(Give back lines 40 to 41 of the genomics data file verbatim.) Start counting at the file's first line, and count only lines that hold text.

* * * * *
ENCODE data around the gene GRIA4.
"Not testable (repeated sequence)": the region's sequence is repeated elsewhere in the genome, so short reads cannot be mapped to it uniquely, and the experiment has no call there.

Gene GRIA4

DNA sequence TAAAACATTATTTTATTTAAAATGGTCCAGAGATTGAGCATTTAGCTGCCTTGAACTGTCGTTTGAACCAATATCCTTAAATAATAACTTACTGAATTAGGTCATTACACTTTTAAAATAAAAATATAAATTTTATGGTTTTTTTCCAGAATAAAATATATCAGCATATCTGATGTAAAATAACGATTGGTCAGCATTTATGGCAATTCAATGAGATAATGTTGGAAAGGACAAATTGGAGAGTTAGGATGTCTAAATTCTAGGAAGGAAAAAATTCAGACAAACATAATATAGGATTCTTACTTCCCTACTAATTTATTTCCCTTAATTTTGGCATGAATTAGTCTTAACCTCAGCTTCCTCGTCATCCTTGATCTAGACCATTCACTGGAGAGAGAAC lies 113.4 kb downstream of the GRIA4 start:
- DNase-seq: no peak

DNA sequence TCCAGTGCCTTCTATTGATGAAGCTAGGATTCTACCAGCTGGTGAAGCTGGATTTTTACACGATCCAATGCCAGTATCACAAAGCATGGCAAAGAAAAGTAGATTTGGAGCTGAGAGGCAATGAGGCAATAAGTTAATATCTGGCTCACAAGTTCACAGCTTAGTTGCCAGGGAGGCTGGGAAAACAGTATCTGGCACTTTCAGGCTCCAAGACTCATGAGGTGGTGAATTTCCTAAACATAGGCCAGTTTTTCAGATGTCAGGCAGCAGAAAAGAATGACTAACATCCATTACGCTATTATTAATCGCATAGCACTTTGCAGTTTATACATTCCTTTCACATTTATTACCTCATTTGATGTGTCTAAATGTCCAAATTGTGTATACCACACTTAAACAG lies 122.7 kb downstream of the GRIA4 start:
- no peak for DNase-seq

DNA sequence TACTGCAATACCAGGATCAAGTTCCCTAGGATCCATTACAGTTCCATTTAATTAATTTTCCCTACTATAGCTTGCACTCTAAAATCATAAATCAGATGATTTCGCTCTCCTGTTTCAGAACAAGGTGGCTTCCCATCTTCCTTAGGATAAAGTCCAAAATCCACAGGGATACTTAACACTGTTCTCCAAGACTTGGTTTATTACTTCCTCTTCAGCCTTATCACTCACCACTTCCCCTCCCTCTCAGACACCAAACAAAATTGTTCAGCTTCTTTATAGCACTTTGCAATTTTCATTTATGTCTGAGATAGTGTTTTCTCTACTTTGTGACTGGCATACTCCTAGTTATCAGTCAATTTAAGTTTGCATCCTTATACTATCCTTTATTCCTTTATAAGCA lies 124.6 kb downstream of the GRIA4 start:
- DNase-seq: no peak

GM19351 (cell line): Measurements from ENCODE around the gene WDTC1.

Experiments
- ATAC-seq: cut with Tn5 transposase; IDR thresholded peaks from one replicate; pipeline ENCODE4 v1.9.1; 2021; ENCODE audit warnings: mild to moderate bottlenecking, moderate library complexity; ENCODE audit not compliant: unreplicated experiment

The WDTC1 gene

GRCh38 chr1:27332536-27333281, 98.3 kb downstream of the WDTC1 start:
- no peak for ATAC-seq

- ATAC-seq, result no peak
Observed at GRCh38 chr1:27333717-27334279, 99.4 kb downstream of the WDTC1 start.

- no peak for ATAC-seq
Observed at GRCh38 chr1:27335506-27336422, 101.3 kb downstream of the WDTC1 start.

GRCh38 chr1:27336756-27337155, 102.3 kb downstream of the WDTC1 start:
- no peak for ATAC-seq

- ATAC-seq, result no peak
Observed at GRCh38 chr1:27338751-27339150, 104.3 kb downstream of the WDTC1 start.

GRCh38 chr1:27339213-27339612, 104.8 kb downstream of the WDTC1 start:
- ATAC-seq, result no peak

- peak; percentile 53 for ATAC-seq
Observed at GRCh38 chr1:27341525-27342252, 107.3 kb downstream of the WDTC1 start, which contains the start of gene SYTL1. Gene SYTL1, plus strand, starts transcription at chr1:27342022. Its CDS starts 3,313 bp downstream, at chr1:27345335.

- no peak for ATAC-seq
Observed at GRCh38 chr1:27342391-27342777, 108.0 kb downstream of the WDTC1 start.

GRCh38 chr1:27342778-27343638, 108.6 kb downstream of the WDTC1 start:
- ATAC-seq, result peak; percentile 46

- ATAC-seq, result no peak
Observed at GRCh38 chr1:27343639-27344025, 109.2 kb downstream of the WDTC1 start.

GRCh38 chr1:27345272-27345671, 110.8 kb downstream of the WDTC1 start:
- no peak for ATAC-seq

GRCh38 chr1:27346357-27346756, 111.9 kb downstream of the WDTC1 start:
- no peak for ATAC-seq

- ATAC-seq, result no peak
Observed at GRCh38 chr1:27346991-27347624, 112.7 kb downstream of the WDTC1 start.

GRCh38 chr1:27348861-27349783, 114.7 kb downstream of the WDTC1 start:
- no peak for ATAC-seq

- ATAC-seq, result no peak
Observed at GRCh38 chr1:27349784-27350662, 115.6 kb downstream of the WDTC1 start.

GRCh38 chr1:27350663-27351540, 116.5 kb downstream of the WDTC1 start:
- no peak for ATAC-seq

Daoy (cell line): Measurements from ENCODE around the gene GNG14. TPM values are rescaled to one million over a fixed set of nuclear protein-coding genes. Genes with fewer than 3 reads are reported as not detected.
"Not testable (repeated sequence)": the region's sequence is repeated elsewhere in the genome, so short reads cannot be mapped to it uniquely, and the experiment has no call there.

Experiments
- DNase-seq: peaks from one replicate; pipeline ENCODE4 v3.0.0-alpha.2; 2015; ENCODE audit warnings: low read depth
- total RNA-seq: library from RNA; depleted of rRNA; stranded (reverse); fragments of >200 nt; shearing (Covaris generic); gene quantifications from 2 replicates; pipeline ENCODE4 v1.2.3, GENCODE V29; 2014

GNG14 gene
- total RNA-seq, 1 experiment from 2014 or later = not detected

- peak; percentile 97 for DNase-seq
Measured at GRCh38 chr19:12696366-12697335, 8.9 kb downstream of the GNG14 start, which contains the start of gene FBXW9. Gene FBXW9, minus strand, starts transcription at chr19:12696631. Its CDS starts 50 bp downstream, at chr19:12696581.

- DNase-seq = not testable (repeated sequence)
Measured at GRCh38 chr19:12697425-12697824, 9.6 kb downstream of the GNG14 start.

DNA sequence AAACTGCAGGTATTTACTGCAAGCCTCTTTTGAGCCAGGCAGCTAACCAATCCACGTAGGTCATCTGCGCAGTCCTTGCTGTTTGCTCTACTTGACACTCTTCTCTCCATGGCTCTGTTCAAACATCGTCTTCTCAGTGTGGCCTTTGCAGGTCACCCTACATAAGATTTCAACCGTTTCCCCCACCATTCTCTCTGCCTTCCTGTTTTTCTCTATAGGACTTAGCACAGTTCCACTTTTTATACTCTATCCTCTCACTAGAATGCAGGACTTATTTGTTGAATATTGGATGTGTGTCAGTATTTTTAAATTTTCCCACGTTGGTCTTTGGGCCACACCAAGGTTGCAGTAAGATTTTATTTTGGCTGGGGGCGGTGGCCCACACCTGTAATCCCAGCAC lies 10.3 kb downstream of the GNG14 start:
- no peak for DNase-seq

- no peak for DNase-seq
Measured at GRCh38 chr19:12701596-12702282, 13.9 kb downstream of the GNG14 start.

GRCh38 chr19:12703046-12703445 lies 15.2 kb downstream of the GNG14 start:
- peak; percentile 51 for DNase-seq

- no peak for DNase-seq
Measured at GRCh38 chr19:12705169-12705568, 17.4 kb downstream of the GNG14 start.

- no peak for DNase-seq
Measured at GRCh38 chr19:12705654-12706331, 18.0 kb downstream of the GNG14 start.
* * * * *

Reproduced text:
GRCh38 chr1:27348861-27349783, 114.7 kb downstream of the WDTC1 start:
- no peak for ATAC-seq